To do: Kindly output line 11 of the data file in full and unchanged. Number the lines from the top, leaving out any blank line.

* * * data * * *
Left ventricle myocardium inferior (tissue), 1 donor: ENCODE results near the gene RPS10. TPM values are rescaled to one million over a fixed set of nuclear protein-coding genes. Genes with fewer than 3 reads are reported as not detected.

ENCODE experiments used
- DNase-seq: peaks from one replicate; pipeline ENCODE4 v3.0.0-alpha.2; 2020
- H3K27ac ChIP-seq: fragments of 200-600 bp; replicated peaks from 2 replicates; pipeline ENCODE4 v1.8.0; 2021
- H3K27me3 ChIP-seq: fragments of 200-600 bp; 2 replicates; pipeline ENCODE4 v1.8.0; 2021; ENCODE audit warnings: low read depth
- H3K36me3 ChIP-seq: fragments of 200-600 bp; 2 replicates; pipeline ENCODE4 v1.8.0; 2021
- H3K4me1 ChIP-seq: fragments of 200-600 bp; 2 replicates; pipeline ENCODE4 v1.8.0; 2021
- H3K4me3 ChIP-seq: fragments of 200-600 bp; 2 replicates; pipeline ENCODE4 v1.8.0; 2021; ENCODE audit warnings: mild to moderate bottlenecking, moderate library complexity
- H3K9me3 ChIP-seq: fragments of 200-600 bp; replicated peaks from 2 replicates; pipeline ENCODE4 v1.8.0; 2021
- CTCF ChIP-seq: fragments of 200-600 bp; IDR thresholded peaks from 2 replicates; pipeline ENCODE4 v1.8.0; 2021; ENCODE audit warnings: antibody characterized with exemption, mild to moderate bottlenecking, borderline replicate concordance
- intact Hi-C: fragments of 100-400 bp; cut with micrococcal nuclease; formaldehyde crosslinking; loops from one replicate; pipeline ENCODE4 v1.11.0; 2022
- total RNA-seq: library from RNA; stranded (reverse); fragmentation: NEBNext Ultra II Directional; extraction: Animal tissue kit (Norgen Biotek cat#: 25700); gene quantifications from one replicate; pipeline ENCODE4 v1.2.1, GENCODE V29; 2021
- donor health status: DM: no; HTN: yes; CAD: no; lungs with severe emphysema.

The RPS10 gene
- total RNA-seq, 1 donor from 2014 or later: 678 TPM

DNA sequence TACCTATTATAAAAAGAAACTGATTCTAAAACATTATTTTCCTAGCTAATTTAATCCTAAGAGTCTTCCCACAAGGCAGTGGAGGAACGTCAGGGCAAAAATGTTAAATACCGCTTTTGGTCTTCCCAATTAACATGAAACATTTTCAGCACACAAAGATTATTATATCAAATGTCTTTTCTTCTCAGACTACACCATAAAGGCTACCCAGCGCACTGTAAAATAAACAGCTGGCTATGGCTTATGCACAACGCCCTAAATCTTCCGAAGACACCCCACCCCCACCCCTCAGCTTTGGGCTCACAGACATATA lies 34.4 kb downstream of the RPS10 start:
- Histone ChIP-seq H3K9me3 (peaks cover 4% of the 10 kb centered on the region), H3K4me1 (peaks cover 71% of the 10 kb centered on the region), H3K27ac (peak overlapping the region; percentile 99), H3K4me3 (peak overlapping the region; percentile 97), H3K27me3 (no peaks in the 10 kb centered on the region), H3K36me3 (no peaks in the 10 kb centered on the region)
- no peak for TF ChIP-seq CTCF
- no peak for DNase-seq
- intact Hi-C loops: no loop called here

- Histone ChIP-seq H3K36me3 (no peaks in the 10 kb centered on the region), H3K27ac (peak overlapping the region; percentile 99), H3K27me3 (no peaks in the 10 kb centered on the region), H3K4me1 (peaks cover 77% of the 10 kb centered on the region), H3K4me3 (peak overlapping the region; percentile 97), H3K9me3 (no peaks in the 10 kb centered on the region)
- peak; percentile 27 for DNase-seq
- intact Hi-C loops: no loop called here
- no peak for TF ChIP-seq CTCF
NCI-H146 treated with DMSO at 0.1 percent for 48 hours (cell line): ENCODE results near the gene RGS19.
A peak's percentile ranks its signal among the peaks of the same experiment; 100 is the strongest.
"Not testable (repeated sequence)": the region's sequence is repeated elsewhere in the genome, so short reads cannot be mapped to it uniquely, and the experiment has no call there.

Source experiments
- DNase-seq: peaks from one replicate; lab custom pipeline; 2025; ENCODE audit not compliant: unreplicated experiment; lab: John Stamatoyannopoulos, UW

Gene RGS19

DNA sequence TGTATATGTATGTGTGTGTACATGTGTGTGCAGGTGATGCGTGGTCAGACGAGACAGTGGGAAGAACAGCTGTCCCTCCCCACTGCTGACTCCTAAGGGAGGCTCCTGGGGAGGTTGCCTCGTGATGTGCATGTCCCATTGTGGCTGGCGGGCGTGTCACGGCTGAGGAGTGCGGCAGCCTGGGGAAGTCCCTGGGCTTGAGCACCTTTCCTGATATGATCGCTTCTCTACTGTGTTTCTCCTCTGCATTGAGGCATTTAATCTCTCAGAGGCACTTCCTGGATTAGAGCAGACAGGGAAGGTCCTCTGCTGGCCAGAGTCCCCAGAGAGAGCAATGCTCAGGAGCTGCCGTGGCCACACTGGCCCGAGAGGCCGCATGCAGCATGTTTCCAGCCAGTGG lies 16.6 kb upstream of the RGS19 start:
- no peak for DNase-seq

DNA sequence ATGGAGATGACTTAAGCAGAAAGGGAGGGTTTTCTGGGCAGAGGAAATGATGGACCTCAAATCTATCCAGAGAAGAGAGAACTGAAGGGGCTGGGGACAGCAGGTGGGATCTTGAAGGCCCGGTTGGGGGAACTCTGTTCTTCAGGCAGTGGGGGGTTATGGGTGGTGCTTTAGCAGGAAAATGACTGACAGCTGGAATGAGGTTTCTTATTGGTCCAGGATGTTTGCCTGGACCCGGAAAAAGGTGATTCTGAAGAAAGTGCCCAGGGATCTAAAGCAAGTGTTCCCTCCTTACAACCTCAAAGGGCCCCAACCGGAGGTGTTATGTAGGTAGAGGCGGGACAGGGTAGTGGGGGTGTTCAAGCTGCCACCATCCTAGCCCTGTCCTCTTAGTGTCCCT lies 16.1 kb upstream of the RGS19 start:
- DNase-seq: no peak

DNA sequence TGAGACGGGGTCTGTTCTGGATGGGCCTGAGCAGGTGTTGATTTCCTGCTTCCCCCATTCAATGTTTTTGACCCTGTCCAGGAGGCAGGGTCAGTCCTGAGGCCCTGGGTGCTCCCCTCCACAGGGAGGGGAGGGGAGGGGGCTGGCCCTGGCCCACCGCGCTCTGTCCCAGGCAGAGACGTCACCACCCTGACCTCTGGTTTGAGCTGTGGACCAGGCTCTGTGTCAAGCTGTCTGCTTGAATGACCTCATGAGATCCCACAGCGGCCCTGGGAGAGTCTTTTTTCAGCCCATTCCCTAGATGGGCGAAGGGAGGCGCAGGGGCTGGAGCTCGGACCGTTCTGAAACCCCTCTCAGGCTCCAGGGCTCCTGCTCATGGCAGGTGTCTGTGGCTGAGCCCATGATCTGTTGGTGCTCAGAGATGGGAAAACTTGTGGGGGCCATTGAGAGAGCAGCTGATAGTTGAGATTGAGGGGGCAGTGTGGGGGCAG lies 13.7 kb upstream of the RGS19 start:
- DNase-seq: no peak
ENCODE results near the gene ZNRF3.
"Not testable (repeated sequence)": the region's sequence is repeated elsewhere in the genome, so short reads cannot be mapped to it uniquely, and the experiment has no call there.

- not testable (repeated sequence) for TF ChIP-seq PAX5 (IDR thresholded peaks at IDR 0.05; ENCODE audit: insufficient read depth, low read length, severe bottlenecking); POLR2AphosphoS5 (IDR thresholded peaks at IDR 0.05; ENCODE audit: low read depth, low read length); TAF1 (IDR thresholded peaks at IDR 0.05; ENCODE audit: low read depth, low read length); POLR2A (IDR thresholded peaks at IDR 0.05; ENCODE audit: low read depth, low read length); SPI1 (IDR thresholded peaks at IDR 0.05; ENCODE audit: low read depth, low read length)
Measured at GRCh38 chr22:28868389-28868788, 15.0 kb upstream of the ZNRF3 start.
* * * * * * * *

- intact Hi-C: fragments of 100-400 bp; cut with micrococcal nuclease; formaldehyde crosslinking; loops from one replicate; pipeline ENCODE4 v1.11.0; 2022